- Case study
- Open Access
- Open Peer Review
Network-based social capital and capacity-building programs: an example from Ethiopia
Human Resources for Health volume 8, Article number: 17 (2010)
Capacity-building programs are vital for healthcare workforce development in low- and middle-income countries. In addition to increasing human capital, participation in such programs may lead to new professional networks and access to social capital. Although network development and social capital generation were not explicit program goals, we took advantage of a natural experiment and studied the social networks that developed in the first year of an executive-education Master of Hospital and Healthcare Administration (MHA) program in Jimma, Ethiopia.
We conducted a sociometric network analysis, which included all program participants and supporters (formally affiliated educators and mentors). We studied two networks: the Trainee Network (all 25 trainees) and the Trainee-Supporter Network (25 trainees and 38 supporters). The independent variable of interest was out-degree, the number of program-related connections reported by each respondent. We assessed social capital exchange in terms of resource exchange, both informational and functional. Contingency table analysis for relational data was used to evaluate the relationship between out-degree and informational and functional exchange.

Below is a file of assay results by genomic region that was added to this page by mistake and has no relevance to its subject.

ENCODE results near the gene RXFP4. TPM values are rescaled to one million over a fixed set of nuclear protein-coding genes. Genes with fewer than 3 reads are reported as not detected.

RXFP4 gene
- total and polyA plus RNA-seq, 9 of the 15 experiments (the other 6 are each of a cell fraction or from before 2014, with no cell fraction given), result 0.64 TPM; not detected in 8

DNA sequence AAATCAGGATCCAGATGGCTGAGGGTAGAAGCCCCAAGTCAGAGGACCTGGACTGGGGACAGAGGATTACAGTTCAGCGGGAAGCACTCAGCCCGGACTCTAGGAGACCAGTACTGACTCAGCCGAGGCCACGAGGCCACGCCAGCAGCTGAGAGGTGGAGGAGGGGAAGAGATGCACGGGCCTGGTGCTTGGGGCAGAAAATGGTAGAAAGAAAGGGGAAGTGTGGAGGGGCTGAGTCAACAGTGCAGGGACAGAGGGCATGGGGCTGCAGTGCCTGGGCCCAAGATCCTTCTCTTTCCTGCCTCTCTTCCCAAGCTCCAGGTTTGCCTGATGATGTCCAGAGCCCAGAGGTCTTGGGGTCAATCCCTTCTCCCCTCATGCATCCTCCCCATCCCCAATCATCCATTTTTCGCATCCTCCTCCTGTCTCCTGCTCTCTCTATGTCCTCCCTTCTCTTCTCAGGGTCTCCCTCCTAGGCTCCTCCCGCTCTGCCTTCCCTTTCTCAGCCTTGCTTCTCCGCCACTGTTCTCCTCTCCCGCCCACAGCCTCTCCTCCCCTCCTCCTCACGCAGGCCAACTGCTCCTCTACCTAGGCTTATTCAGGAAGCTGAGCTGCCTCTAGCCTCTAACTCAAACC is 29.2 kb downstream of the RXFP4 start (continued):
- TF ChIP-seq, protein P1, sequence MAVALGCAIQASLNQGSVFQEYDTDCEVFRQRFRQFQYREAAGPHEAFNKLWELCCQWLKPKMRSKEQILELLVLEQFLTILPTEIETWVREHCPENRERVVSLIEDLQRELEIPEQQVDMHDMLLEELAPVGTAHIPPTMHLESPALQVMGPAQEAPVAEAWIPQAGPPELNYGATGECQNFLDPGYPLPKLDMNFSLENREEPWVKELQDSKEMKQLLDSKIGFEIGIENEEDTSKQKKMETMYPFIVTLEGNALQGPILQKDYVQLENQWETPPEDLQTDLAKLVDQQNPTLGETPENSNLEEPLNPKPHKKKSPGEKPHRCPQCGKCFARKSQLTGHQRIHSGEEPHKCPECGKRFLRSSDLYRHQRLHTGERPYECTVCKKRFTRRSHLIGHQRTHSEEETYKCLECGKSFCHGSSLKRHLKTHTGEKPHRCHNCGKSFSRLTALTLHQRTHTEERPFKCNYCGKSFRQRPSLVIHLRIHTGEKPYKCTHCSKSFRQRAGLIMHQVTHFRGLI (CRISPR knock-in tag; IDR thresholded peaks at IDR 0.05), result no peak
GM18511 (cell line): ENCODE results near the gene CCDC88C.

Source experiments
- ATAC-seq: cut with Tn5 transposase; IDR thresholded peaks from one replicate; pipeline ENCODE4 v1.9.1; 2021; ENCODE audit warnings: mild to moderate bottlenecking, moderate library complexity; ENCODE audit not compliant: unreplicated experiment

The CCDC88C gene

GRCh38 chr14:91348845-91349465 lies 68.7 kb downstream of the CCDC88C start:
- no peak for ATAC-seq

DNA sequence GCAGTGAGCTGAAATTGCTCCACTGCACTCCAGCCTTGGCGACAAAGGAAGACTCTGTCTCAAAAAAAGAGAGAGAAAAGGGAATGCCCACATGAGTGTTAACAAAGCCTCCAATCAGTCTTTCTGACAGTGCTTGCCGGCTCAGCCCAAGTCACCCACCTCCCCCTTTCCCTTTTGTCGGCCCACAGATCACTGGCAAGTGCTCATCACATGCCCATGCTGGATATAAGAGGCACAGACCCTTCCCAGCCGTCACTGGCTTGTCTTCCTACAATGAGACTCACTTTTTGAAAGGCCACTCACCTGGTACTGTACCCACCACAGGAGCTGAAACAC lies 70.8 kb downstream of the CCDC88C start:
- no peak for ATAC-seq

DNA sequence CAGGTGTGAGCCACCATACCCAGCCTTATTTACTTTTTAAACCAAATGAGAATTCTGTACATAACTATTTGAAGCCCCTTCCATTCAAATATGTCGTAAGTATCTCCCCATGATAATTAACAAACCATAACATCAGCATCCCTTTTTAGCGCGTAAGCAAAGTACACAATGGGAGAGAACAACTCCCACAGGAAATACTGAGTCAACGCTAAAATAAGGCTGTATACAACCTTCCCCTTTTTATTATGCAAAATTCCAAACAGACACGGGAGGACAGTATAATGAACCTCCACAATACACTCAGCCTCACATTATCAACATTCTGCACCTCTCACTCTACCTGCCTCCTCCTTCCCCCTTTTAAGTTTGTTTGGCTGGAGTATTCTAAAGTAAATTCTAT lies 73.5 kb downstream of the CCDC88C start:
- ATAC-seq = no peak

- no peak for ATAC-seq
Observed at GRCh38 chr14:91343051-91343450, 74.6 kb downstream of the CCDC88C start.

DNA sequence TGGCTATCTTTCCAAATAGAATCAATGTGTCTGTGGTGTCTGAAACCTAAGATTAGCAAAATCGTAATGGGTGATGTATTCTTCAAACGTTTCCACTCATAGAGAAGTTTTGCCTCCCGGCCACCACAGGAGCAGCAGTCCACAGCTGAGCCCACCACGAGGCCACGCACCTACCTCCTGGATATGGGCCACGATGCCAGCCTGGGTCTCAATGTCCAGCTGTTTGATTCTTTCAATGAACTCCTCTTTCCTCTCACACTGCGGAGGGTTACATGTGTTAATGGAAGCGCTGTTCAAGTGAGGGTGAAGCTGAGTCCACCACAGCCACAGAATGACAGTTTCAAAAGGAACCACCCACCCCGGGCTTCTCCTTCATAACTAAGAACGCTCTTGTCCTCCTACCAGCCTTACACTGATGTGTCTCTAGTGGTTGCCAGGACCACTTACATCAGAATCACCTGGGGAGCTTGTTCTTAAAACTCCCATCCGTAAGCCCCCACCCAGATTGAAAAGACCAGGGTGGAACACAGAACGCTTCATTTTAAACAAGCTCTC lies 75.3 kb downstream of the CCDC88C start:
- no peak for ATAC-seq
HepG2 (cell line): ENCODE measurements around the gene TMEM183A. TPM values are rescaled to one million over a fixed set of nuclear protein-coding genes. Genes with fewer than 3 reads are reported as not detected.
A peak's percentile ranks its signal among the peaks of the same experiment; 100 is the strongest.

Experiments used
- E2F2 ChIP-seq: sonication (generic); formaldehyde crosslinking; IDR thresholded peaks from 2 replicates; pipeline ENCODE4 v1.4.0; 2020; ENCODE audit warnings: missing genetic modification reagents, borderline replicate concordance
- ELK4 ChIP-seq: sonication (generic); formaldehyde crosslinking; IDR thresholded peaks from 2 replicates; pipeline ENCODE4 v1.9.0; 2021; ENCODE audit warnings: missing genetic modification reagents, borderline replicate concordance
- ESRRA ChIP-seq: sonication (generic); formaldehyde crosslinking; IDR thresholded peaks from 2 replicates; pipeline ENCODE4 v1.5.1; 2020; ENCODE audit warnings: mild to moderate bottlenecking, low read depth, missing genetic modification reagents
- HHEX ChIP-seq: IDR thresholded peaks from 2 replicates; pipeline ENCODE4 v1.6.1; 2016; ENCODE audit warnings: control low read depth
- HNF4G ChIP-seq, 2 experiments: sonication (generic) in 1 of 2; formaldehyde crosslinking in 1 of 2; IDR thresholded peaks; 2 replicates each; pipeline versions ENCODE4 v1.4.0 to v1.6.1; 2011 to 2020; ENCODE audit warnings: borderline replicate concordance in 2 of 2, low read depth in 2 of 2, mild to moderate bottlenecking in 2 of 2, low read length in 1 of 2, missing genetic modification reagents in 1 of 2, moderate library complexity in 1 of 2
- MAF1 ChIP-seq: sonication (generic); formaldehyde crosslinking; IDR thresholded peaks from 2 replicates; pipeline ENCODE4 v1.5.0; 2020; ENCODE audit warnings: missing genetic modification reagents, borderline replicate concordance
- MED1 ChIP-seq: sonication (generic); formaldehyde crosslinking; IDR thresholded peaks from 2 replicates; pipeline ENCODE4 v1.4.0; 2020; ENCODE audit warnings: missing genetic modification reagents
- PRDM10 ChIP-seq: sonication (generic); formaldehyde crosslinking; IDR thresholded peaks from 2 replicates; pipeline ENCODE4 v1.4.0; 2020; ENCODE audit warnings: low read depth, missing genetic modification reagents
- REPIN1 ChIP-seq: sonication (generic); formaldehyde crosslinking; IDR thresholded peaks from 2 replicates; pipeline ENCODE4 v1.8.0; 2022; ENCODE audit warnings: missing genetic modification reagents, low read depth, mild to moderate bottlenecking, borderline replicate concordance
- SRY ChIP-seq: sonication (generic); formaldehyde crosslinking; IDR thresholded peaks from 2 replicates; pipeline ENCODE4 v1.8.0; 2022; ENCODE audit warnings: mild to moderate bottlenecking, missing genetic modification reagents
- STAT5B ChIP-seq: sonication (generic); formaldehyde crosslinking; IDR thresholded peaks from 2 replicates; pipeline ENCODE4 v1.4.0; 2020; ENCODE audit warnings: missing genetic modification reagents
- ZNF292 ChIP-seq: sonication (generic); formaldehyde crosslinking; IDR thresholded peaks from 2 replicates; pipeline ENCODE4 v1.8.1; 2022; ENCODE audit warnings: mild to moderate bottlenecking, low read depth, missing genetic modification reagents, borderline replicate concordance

Discussion and evaluation
Both networks demonstrated growth and inclusion of most or all network members. In the Trainee Network, those with the highest level of out-degree had the highest reports of informational exchange, χ2 (1, N = 23) = 123.61, p < 0.01. We did not find a statistically significant relationship between out-degree and functional exchange in this network, χ2(1, N = 23) = 26.11, p > 0.05. In the Trainee-Supporter Network, trainees with the highest level of out-degree had the highest reports of informational exchange, χ2 (1, N = 23) = 74.93, p < 0.05. The same pattern held for functional exchange, χ2 (1, N = 23) = 81.31, p < 0.01.